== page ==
They’re about to go to the bank and lodge the paperwork, when Homer’s half-brother Herbert Powell hears about the lottery win. Boy has he got the mother of all investment options for Homer – nuclear powered cars! Homer can get in on the action if he puts some cash into building a prototype. So Homer has to syphon off yet more funds from the deposit he’ll make on his investment property, and change the paperwork again.

Whew, put all that through the system and see where you get to. If you think of more variables as you go, you can add them to the scenario and run the test again.

What We’ve Tested

A whole heap of stuff.

We tested rejections, with Homer’s first application, and signature recognition when he goofed up his name.

We tested multiple applications made by the same person, with an adjustment in the deposit amount made after the application had gone through.

We tested how to register multiple assets with different mortgage amounts, and a different percentage of ownership. What’s more, the owners of the properties and mortgage were not residents at the same address.

The applicants had different credit ratings, which affected the different algorithms in their application process. And they weren’t related, and didn’t intend living together at the property, which was for investment only.

Here’s a snappy list:

  • Rejections
  • Editing documents
  • Multiple applications from the same person
  • Adjusting deposits
  • Multiple assets with different mortgages
  • Different percentage ownership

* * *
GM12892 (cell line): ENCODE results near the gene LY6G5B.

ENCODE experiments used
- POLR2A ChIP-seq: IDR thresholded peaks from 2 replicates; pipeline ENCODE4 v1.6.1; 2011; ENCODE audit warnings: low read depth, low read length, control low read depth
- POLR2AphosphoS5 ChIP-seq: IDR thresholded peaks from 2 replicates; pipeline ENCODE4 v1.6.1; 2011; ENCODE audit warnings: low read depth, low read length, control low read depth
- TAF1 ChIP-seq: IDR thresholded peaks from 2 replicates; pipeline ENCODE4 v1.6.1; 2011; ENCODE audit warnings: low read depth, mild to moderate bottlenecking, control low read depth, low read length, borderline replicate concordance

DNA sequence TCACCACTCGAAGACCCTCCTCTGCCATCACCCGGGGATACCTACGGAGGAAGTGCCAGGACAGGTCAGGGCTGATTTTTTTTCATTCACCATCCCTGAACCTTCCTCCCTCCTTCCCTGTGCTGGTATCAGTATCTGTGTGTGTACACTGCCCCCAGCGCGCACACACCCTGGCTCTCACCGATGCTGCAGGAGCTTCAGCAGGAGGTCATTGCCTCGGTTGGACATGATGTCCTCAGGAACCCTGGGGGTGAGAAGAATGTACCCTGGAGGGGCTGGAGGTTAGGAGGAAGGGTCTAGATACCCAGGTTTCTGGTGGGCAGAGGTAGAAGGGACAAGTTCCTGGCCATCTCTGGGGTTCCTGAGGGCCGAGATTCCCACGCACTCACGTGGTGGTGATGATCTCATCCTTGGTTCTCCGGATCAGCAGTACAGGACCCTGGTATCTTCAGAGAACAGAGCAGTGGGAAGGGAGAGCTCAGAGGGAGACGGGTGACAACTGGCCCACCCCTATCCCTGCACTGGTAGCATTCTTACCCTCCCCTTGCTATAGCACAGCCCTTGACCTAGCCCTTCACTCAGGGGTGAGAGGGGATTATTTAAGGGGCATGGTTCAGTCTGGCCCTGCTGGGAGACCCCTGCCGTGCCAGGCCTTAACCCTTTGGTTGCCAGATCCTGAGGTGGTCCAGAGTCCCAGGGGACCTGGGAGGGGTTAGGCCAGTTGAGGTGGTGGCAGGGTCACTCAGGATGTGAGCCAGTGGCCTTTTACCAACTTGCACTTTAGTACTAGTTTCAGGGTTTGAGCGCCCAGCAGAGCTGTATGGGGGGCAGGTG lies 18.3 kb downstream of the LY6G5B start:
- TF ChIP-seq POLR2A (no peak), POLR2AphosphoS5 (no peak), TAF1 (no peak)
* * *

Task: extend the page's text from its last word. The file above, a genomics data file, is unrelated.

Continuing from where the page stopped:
• Different credit ratings
  • Unrelated co-owners
  • Investment property applications

It only takes a little imagination to try to find many more bugs using a soap opera scenario, versus the standard “works as expected” response we’d have gotten from the test-case walk through.

Here’s a three minute recap in a lightning presentation I gave at the Selenium Conference in India.

You can access the slide deck here

have fun with Soap Opera Testing and tell me about your scenarios – add a comment below.

This article came into existence with the help of Fiona Stocker, a freelance writer and editor from the beautiful Tamar Valley in Tasmania

Visit Fiona’s website here

Self Care and Spoon theory

I was having a chat to colleague recently about mental health. I actively blog about my struggles with depression and we got talking about spoon theory and self care. I thought I would share some of my practices that help me keep on top of this part of my health.

Spoon Theory

spoons

Spoon theory is a metaphor for dealing with chronic illness/mental health issues or disability. When we are healthy and functioning we have plenty of spoons to deal with life and we hardly notice when they are used. Sometimes we might be in situations where our spoon supply is diminished and mundane tasks we took for granted now become very hard to do. I find not sleeping well is a quick way to reduce the number of spoons I have to work with the next day. Sometimes starting a new project or being in a new situation can deplete more spoons than expected.